*Please note that, according to the manufacturer, the APEC RO-90 "helps" to reduce chloramine. They say to contact them if you need full chloramine removal.
The pre-filters last about 12 months, and the reverse osmosis membrane and post-filter last from 3 to 5 years.
Made in the USA, it comes with a 1-year warranty and lifetime free support. Reports are that APEC customer support is excellent and always willing to help if you need it.
APEC RO-90 3200 Pros and Cons
What People Like
Don't Like So Much
iSpring RCC7AK (best remineralizing RO system)
BEST CHOICE FOR: Those who want alkaline water.
The iSpring RCC7AK 6-stage reverse osmosis system also removes up to 99% of contaminants.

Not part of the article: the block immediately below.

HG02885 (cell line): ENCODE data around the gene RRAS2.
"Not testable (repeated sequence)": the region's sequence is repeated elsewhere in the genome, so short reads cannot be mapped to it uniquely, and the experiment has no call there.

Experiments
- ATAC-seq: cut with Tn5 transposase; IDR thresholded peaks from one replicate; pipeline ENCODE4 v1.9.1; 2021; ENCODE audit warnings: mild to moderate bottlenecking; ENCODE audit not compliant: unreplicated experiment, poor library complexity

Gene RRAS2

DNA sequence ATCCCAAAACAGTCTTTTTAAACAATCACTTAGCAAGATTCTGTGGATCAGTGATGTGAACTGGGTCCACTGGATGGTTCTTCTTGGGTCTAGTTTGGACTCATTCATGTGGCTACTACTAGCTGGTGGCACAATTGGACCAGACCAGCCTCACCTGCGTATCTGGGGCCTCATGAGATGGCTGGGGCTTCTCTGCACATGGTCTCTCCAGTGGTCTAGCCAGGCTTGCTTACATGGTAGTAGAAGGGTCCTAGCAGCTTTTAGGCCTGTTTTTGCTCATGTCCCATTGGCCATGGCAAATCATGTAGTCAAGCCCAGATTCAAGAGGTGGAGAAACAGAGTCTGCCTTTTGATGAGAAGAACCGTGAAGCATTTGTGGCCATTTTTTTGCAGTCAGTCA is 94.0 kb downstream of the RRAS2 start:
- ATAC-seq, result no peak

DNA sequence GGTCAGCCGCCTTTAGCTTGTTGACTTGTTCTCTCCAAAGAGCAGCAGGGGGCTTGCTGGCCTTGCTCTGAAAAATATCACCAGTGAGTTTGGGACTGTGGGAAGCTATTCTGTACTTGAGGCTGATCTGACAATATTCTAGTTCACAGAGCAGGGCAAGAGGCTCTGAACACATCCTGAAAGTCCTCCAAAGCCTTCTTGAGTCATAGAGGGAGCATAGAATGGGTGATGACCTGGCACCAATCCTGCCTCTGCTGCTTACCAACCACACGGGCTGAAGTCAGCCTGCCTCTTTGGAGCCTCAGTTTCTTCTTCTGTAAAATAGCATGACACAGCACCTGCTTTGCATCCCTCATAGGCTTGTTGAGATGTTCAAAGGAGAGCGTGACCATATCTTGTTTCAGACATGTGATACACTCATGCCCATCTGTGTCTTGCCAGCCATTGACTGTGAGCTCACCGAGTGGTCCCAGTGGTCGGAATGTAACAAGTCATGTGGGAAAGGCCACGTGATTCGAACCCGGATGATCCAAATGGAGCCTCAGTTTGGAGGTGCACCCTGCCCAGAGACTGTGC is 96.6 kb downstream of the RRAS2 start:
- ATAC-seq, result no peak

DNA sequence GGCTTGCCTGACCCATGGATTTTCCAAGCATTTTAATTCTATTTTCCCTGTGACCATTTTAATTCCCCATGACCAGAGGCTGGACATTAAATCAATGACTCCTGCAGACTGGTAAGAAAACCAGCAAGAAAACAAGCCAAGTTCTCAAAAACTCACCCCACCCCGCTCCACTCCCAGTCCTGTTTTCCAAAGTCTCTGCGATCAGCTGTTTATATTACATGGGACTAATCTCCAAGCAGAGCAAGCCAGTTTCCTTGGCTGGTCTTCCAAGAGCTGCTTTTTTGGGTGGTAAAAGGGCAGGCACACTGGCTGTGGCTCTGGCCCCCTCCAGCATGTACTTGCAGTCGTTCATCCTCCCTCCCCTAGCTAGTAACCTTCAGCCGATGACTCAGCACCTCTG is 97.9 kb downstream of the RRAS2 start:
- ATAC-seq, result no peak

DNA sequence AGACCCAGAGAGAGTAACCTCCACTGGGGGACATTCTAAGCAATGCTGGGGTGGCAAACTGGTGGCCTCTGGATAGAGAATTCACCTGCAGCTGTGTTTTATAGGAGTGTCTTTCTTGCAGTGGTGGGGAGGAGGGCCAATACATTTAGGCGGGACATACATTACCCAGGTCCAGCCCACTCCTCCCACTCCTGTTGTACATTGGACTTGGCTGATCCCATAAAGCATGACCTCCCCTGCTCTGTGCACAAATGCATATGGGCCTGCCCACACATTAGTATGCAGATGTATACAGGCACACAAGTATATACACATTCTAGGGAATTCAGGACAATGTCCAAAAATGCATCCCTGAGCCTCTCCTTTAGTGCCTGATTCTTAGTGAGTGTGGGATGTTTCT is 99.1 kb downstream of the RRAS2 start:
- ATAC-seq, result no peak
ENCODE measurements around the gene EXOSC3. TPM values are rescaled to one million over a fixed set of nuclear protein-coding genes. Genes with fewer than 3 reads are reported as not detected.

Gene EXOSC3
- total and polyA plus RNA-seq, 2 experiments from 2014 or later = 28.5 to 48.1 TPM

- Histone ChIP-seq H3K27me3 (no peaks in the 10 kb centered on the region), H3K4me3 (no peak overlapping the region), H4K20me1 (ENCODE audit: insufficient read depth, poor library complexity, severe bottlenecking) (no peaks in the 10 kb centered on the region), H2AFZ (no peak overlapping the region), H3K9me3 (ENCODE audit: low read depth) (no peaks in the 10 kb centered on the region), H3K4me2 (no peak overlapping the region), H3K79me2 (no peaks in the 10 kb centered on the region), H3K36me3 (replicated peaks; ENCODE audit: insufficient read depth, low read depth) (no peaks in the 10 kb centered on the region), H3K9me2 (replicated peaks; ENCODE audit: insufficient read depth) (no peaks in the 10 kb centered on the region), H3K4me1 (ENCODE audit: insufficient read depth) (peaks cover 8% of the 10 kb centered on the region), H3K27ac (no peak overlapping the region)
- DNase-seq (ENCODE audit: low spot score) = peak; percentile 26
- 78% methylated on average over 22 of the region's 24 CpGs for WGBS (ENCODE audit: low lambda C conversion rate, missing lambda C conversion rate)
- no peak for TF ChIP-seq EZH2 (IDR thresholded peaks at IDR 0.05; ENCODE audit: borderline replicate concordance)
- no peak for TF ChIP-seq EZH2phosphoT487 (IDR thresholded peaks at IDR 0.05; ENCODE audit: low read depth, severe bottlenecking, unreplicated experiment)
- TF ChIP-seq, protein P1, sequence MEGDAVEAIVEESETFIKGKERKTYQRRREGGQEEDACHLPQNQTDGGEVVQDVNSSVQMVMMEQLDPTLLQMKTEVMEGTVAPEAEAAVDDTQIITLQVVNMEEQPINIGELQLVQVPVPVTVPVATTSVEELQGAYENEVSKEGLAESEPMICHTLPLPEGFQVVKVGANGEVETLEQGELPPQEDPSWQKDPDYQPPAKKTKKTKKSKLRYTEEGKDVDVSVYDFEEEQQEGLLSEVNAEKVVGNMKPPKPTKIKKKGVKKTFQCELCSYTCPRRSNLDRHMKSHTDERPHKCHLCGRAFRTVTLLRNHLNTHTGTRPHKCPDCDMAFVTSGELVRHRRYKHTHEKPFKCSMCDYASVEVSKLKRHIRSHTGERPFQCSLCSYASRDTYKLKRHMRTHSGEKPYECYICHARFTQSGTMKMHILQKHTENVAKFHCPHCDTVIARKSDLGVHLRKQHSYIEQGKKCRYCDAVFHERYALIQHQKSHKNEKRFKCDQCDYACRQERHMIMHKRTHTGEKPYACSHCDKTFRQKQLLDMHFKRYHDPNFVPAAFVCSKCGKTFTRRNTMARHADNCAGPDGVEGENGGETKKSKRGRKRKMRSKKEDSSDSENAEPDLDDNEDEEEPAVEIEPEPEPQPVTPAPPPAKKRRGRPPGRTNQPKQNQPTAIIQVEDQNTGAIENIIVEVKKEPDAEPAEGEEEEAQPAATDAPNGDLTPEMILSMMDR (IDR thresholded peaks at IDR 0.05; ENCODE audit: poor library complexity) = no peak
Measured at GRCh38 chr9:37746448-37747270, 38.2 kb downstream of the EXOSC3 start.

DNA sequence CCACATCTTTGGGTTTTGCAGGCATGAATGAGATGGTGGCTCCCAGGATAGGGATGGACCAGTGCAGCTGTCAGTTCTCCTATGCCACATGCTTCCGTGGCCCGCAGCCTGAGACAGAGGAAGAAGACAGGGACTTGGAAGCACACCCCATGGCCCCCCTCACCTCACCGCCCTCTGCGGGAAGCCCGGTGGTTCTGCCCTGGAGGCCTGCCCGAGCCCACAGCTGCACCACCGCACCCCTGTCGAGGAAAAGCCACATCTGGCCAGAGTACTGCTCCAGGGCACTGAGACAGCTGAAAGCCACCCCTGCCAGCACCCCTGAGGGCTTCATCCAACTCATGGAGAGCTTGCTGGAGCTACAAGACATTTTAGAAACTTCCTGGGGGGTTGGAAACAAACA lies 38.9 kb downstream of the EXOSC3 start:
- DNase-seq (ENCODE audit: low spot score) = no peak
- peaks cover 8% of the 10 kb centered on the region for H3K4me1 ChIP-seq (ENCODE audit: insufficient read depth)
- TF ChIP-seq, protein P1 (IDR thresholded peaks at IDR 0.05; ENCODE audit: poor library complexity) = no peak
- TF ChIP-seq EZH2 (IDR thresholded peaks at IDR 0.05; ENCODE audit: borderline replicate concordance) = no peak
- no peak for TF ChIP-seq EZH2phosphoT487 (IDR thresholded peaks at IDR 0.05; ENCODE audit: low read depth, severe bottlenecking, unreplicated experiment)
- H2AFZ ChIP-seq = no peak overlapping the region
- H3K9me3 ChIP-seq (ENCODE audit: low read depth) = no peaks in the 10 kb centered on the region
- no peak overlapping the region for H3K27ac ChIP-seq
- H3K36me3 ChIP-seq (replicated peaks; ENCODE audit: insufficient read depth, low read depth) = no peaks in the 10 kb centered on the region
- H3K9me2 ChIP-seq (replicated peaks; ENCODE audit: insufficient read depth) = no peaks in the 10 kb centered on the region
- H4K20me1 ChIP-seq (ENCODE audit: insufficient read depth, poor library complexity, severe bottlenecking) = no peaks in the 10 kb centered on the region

What makes the RCC7AK different is the addition of a remineralization filter.
Reverse osmosis removes all the minerals from water, but some people prefer to have a slight mineral taste in their water. Also, RO can make water slightly acidic, so adding minerals back to the water makes it more alkaline.
This one can produce up to 75 gallons of filtered water per day, and the flow rate of the faucet is 2 gallons per minute. The capacity of the holding tank is 3.2 gallons. It comes with a pump (non-electric) to help keep up the water pressure.
The RO membrane will last 2 to 3 years, and the other filters about 3 to 6 months.
That's not as good as the APEC RO-90, but the iSpring replacement filters are less expensive than the APEC ones.
It has a 1-year warranty and a 30-day money back guarantee. Customer service is helpful and responsive.